Attention deficit hyperactivity disorder (ADHD) is regularly misunderstood. In fact, some believe that ADHD doesn’t even exist. One reason is the media. Some media perpetuate the myth that pharmaceutical companies created ADHD in order to cash in, said Terry Matlen, MSW, ACSW, a psychotherapist and ADHD coach.
“This couldn’t be further from the truth,” she said. “ADHD has been identified in medical books way before the advent of ADHD medications.”
Even medical and mental health professionals misunderstand ADHD. They “get little or no training on what ADHD is, let alone the treatment for it. So the naivete trickles down from there,” Matlen said.
It also may appear that people with ADHD don’t have a problem with attention because they’re able to focus on some tasks, such as playing video games or watching TV.
However, “attention is not always a deficit but rather, it’s the inability to ‘control’ attention,” Matlen said. People with ADHD are able to pay attention to stimuli that are intrinsically interesting, but their focus nosedives with activities that aren’t stimulating. “Boredom for someone with ADHD is intolerable.”
We also misunderstand ADHD because at times we’ve experienced some of the symptoms.
Everyone occasionally procrastinates, forgets something important or gets easily distracted (which might be more frequent thanks to technology). So we assume we know what ADHD feels like.
“This is like saying that someone can understand what it is like to be clinically depressed because they have been sad,” said Roberto Olivardia, Ph.D, a clinical psychologist and clinical instructor in the department of psychiatry at Harvard Medical School. “Depression and sadness are two different experiences.” (Indeed they are.)
He also likened it to having a sore throat and headaches and feeling sluggish. Just because we’ve experienced these symptoms doesn’t mean we “understand having mononucleosis, which encapsulates all of those symptoms and others at once with intensity.”
Kelly Babcock, who pens the Psych Central blog “ADHD Man of DistrAction,” put it this way:
I say “I came in here and can’t remember what I was after,” and everyone else says, “Oh, I do that, I must have ADHD.” Or they say, “Everyone does that, that means ADHD isn’t real.”
But I’ve done it three times and gone back to what I was doing only to remember what the thing was and returned to get it and still haven’t managed. And that’s in the last 5 minutes, and that’s the 17th thing I’ve had this happen with … in the last hour. Everyone else is done what they were doing and I’m still gathering up the things I need to do this project… and it’s only 9:20 a.m.!
Douglas Cootey, author of the award-winning blog “A Splintered Mind,” summed it up: “ADHD manifests itself in ways that everyone can relate to, so they conclude that there is nothing special about ADHD, and that people with ADHD are just making excuses for themselves.”
But what people don’t realize, he said, are the quantity of incidents and severity of ADHD.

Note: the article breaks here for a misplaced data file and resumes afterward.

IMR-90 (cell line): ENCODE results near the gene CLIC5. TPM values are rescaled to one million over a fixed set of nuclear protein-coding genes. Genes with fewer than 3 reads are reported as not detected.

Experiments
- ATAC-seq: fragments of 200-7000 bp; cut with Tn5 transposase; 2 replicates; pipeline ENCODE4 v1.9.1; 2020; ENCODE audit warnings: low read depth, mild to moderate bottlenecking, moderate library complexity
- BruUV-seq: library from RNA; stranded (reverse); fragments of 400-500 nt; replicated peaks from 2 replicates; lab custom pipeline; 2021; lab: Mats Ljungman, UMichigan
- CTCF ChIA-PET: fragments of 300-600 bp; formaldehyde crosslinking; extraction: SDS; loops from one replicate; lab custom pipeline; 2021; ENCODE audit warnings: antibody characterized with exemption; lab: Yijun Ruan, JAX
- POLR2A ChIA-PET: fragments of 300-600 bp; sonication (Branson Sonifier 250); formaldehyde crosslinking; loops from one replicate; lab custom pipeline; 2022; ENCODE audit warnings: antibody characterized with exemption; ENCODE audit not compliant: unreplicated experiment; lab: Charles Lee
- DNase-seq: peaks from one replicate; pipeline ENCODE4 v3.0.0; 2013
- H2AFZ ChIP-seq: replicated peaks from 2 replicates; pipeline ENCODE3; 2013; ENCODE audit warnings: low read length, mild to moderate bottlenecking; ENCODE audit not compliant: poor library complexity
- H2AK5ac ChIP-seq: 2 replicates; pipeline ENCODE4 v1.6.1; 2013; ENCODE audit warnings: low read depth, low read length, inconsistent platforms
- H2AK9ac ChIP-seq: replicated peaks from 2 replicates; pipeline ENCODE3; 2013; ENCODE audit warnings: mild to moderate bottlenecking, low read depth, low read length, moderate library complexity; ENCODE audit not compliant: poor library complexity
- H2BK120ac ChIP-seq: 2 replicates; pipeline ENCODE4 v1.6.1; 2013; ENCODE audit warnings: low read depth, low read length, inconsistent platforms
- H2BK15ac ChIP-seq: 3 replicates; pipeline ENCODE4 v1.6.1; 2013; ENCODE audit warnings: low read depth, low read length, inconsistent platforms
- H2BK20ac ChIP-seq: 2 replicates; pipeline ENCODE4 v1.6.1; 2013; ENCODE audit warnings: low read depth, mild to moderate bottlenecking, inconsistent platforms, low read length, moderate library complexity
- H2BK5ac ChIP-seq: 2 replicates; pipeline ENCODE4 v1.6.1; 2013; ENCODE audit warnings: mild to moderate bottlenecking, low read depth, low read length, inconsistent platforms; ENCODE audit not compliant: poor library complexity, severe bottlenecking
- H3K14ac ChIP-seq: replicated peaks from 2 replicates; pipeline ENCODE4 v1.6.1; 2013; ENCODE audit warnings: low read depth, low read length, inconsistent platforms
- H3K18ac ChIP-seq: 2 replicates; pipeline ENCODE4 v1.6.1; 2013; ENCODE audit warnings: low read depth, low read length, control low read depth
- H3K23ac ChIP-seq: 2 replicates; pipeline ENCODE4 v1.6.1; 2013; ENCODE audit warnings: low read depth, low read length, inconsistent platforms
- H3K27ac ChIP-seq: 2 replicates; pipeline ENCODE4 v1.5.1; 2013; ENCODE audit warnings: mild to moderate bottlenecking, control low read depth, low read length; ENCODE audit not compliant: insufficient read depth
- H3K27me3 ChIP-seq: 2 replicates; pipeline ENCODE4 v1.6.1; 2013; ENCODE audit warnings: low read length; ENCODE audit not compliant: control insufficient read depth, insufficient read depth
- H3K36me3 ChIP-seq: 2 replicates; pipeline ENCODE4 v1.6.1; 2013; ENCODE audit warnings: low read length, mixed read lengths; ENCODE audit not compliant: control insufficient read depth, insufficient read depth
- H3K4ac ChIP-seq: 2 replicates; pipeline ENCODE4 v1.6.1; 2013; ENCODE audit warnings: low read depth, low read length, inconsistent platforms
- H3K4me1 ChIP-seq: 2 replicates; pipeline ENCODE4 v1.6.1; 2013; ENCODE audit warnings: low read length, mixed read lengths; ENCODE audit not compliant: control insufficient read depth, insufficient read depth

ADHD is forgetfulness and impulsiveness that gets you fired. ADHD is forgetting why you entered a room, forgetting what you wanted to say, putting the milk away with the teacups, talking over everybody before you forget what you wanted to say, and then getting distracted by your phone when they respond — all within 15 minutes or so. Each day. All day. It’s absentmindedness weaponized.
ADHD also is misunderstood because people who don’t have it are able to overcome challenges with willpower or other strategies, said Zoë Kessler, author of the Psych Central blog “ADHD from A to Zoë,” and the book ADHD According to Zoë: The Real Deal on Relationships, Finding Your Focus & Finding Your Keys.
“[T]hey don’t understand why we can’t do it too.” But the ADHD brain works differently. With treatment, support and the right environment, people with ADHD can thrive and accomplish incredible things, Kessler said.
People with the inattentive subtypes of ADHD also are commonly misunderstood by teachers, professionals and family members, said Matlen, author of The Queen of Distraction: How Women with ADHD Can Conquer Chaos, Find Focus and Get More Done.
Because they don’t exhibit hyperactivity or impulsivity — the classic signs of ADHD — they often go undiagnosed and instead get labeled as “‘ditzy’ daydreamers who simply need to pull up their bootstraps and work harder.”
(Again, working harder isn’t the problem or the solution. The key lies in getting proper treatment and finding strategies that work best for each person with ADHD.)
As Matlen said, “What we do need to understand is that ADHD is a real medical condition, recognized by the American Medical Association (AMA), Surgeon General of the United States, National Institutes of Health (NIH), the Centers for Disease Control and Prevention (CDC), and more.”
What we do need is “more open-mindedness, more compassion, humanity and kindness, and a true willingness to accept others as they are — not as you are,” Kessler said.
What we do need is to educate ourselves on how ADHD manifests and what it feels like. Babcock shared this description:
[I]magine that you have all the knowledge of the social, political and physical needs of life, and you’re responsible for meeting those needs for yourself and possibly others, but you have the focus of a 5-year-old and that same 5-year-old’s need for instant gratification.
Now add flashes of brilliance, and an ability to focus intently, but only occasionally and you don’t always get to choose on what you’ll be able to focus. Stir in some anxiety and add a desire to please. Then take the works out of your watch so that the hands fly around randomly and put on a Tshirt that says ‘Don’t Believe Me When I Tell You About ADHD’ on the back. That’s about right.
Again, ADHD is a real condition. When we understand that, it’s a great thing for everyone.
In this piece, individuals share additional insights into what having ADHD really feels like.